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Is urban transformation creative or innovative?

I was having a conversation with a marketing colleague the
other day about the difference between innovation and creativity. Semantically,
they share a lot in common – both require vision, imagination, inspiration,
inventiveness and a degree of resourcefulness or talent. My colleague maintained,
quite rightly, that while creativity is usually about doing something original,
innovation can be more incremental – modernisation or modification of some
sort, but not necessarily fundamentally new.  For me, however, a more compelling

difference is that creativity can be purely conceptual or abstract, but innovation needs

to be practically applied to have value, and will only succeed if it’s relevant to its target market. 

This week, I’ve been keeping a close eye on our World of Innovation heat map,
to see what innovation means to the wider world.  Three of the hottest topics emerging from the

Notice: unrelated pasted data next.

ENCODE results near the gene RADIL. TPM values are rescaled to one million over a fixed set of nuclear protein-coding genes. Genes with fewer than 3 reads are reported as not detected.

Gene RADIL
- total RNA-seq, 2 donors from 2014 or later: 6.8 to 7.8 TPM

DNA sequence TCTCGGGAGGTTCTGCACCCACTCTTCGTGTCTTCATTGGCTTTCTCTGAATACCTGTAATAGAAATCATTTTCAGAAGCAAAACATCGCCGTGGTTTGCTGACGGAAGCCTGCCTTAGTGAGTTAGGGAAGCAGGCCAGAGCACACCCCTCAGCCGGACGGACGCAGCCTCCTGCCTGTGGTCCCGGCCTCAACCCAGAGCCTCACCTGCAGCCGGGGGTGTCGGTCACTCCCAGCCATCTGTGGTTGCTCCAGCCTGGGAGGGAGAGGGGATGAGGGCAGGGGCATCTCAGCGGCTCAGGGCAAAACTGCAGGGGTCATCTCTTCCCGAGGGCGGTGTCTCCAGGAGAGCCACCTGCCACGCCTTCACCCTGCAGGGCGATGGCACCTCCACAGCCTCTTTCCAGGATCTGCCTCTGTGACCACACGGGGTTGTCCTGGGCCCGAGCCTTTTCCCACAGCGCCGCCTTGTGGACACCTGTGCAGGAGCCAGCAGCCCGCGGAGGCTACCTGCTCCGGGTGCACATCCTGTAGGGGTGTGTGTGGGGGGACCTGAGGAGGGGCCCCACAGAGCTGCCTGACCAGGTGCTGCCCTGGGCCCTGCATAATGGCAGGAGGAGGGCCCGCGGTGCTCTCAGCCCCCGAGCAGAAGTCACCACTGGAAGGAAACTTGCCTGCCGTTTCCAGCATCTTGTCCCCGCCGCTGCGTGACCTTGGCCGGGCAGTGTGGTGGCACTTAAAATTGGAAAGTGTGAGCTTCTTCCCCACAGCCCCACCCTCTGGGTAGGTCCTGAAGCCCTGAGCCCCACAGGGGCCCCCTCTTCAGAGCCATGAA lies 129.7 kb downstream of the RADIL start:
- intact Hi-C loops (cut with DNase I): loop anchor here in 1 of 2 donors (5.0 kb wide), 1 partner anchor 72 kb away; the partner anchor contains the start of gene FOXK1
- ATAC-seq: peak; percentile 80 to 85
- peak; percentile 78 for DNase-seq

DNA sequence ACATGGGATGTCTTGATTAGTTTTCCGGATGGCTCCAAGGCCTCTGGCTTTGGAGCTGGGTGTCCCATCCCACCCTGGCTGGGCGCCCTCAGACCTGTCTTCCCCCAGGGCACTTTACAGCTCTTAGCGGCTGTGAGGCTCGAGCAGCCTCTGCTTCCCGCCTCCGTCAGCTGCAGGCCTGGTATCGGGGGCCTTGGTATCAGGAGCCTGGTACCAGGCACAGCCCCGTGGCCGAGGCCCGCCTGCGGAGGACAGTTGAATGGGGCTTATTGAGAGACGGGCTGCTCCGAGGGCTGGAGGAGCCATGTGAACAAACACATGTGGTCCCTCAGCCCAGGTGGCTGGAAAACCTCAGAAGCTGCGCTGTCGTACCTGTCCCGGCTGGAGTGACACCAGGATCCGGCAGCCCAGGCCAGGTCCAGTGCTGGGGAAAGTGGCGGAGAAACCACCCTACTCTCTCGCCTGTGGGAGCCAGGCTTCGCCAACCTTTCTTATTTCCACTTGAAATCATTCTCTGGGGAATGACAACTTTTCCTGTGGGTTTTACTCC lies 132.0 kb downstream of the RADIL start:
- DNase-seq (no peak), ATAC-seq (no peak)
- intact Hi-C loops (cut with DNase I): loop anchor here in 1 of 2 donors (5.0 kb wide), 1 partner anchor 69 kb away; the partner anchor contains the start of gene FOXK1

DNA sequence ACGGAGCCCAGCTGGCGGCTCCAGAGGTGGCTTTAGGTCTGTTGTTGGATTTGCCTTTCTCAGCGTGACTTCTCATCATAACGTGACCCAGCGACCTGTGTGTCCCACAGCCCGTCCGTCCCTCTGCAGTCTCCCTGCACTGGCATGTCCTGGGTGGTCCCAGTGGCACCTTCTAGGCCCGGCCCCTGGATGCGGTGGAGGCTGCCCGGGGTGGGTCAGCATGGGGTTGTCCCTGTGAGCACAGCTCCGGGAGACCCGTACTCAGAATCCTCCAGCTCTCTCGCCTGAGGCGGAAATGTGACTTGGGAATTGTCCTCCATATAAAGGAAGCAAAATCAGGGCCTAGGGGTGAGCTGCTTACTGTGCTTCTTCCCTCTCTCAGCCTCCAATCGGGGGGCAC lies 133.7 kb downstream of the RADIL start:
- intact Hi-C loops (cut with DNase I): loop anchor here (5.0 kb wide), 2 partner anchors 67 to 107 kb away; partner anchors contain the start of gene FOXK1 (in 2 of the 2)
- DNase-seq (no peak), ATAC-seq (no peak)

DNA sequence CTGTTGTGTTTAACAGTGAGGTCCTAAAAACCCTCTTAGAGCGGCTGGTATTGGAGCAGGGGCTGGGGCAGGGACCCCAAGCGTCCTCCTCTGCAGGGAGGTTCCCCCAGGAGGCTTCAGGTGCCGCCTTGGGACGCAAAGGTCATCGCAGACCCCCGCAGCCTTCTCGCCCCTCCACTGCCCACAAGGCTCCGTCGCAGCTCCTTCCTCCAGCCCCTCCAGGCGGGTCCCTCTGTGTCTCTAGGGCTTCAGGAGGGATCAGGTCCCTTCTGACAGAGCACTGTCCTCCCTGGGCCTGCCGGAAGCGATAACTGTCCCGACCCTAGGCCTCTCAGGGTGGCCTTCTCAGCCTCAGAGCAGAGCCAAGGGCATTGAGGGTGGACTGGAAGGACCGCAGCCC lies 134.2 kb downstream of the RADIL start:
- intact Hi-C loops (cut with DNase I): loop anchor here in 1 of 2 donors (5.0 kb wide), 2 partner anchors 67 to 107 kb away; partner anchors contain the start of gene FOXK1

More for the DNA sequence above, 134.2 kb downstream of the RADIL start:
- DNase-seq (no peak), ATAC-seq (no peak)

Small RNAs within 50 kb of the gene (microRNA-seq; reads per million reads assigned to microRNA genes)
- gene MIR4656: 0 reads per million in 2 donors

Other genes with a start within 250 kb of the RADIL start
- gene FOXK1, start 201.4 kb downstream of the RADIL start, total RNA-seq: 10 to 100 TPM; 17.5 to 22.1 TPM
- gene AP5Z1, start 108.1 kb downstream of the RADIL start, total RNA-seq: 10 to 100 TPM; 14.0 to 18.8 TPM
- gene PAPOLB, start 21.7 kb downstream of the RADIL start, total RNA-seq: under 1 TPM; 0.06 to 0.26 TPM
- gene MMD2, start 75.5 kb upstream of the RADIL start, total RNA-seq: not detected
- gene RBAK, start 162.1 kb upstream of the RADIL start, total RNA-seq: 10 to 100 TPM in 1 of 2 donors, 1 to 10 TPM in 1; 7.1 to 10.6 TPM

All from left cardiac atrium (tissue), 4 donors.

conversations at the moment seem to be business, retail and lifestyle.  It got me thinking about how we help
organisations make tangible innovation from something as insubstantial as data
and processes.

For example, as the economic engines that drive the fortunes
of nations, cities are becoming more complex, diverse and dynamic than ever. Rapid
urbanisation presents unprecedented challenges, so we’re helping businesses,
governments and people create “best-run” cities under the auspices of our Urban Matters

A best-run city is one which helps to create smart, agile
economies that generate long-term prosperity and growth. It’s the kind of city
that has learned the lessons of the financial crisis and is looking to embrace responsible
business models and support entrepreneurialism. And it’s one that makes resilience
and sustainability central to everything it does, such as tackling poverty and
health insecurity, and building ‘soft’ infrastructure in the form of knowledge,
technology, culture and research as well as transport hubs and utility grids.

All of those bold ambitions would remain just that, were it
not for the practical application of insight to problem-solving and
decision-making.  An informed approach,
driven by data generated by millions of people and things on a daily basis, can
scythe through political policy and popular opinion to drive objective thinking
and positive change where it can have the greatest impact.  Now is that creativity, innovation, or a bit
of both, I wonder…?

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